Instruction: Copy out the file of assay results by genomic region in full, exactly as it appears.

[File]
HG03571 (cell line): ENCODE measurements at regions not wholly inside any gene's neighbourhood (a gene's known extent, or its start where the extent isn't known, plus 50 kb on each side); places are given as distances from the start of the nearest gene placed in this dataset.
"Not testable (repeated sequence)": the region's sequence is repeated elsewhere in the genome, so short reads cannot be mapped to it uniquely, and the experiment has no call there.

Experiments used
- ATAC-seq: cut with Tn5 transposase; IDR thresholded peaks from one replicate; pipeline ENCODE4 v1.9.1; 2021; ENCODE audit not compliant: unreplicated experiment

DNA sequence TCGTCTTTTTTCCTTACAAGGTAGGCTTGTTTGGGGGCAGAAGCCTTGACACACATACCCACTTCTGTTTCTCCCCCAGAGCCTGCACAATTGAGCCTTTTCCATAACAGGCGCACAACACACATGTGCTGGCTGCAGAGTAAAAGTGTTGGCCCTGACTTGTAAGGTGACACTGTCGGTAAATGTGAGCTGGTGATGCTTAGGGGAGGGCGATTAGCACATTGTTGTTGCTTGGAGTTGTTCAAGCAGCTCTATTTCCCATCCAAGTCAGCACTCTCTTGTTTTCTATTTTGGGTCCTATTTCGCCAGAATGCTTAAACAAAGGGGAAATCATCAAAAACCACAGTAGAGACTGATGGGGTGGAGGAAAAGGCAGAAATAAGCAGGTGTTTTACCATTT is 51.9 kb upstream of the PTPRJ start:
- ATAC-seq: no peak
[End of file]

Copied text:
HG03571 (cell line): ENCODE measurements at regions not wholly inside any gene's neighbourhood (a gene's known extent, or its start where the extent isn't known, plus 50 kb on each side); places are given as distances from the start of the nearest gene placed in this dataset.
"Not testable (repeated sequence)": the region's sequence is repeated elsewhere in the genome, so short reads cannot be mapped to it uniquely, and the experiment has no call there.

Experiments used
- ATAC-seq: cut with Tn5 transposase; IDR thresholded peaks from one replicate; pipeline ENCODE4 v1.9.1; 2021; ENCODE audit not compliant: unreplicated experiment

DNA sequence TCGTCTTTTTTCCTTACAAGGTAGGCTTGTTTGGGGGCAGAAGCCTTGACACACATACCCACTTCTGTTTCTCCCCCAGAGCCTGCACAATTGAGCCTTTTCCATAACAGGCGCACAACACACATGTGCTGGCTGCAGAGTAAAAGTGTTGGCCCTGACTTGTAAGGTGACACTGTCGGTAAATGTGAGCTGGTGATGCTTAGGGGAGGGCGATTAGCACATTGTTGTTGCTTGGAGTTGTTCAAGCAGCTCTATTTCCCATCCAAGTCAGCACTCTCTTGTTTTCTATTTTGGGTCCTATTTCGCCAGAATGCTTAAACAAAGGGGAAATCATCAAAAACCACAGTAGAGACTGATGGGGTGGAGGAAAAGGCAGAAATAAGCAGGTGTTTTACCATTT is 51.9 kb upstream of the PTPRJ start:
- ATAC-seq: no peak